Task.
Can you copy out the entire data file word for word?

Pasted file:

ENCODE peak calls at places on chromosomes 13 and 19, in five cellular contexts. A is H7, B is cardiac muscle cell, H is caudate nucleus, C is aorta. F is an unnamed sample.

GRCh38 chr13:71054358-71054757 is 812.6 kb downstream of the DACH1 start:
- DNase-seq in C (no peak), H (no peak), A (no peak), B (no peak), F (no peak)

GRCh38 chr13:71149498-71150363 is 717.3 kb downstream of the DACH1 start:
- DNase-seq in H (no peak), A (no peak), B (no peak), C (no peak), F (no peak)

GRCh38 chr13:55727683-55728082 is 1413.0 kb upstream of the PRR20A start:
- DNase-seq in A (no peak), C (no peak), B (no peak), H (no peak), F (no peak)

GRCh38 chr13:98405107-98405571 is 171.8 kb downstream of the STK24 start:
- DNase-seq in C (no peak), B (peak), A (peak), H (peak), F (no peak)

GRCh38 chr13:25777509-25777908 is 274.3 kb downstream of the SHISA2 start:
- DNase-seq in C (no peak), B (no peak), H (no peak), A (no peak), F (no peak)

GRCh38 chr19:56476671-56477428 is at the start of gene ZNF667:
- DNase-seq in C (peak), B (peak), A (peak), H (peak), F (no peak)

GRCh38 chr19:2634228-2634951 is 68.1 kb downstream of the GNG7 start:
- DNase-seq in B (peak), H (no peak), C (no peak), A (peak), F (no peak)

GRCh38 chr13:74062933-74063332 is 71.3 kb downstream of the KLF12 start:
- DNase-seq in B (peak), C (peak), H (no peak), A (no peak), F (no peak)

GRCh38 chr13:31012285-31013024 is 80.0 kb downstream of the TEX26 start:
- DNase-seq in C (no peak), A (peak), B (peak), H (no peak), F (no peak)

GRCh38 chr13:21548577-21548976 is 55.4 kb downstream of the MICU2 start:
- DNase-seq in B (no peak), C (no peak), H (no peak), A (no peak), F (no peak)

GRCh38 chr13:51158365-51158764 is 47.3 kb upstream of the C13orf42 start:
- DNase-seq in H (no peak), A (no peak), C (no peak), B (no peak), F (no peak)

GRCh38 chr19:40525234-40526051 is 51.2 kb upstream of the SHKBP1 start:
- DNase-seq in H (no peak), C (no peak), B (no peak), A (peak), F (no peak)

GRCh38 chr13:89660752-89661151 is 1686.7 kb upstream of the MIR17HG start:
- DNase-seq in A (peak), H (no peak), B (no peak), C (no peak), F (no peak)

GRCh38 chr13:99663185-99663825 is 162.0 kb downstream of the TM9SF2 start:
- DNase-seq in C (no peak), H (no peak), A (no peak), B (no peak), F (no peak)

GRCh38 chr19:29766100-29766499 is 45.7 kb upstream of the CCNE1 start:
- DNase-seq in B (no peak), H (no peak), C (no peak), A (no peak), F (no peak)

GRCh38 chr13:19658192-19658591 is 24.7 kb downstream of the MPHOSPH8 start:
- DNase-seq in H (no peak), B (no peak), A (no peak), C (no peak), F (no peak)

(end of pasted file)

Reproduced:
ENCODE peak calls at places on chromosomes 13 and 19, in five cellular contexts. A is H7, B is cardiac muscle cell, H is caudate nucleus, C is aorta. F is an unnamed sample.

GRCh38 chr13:71054358-71054757 is 812.6 kb downstream of the DACH1 start:
- DNase-seq in C (no peak), H (no peak), A (no peak), B (no peak), F (no peak)

GRCh38 chr13:71149498-71150363 is 717.3 kb downstream of the DACH1 start:
- DNase-seq in H (no peak), A (no peak), B (no peak), C (no peak), F (no peak)

GRCh38 chr13:55727683-55728082 is 1413.0 kb upstream of the PRR20A start:
- DNase-seq in A (no peak), C (no peak), B (no peak), H (no peak), F (no peak)

GRCh38 chr13:98405107-98405571 is 171.8 kb downstream of the STK24 start:
- DNase-seq in C (no peak), B (peak), A (peak), H (peak), F (no peak)

GRCh38 chr13:25777509-25777908 is 274.3 kb downstream of the SHISA2 start:
- DNase-seq in C (no peak), B (no peak), H (no peak), A (no peak), F (no peak)

GRCh38 chr19:56476671-56477428 is at the start of gene ZNF667:
- DNase-seq in C (peak), B (peak), A (peak), H (peak), F (no peak)

GRCh38 chr19:2634228-2634951 is 68.1 kb downstream of the GNG7 start:
- DNase-seq in B (peak), H (no peak), C (no peak), A (peak), F (no peak)

GRCh38 chr13:74062933-74063332 is 71.3 kb downstream of the KLF12 start:
- DNase-seq in B (peak), C (peak), H (no peak), A (no peak), F (no peak)

GRCh38 chr13:31012285-31013024 is 80.0 kb downstream of the TEX26 start:
- DNase-seq in C (no peak), A (peak), B (peak), H (no peak), F (no peak)

GRCh38 chr13:21548577-21548976 is 55.4 kb downstream of the MICU2 start:
- DNase-seq in B (no peak), C (no peak), H (no peak), A (no peak), F (no peak)

GRCh38 chr13:51158365-51158764 is 47.3 kb upstream of the C13orf42 start:
- DNase-seq in H (no peak), A (no peak), C (no peak), B (no peak), F (no peak)

GRCh38 chr19:40525234-40526051 is 51.2 kb upstream of the SHKBP1 start:
- DNase-seq in H (no peak), C (no peak), B (no peak), A (peak), F (no peak)

GRCh38 chr13:89660752-89661151 is 1686.7 kb upstream of the MIR17HG start:
- DNase-seq in A (peak), H (no peak), B (no peak), C (no peak), F (no peak)

GRCh38 chr13:99663185-99663825 is 162.0 kb downstream of the TM9SF2 start:
- DNase-seq in C (no peak), H (no peak), A (no peak), B (no peak), F (no peak)

GRCh38 chr19:29766100-29766499 is 45.7 kb upstream of the CCNE1 start:
- DNase-seq in B (no peak), H (no peak), C (no peak), A (no peak), F (no peak)

GRCh38 chr13:19658192-19658591 is 24.7 kb downstream of the MPHOSPH8 start:
- DNase-seq in H (no peak), B (no peak), A (no peak), C (no peak), F (no peak)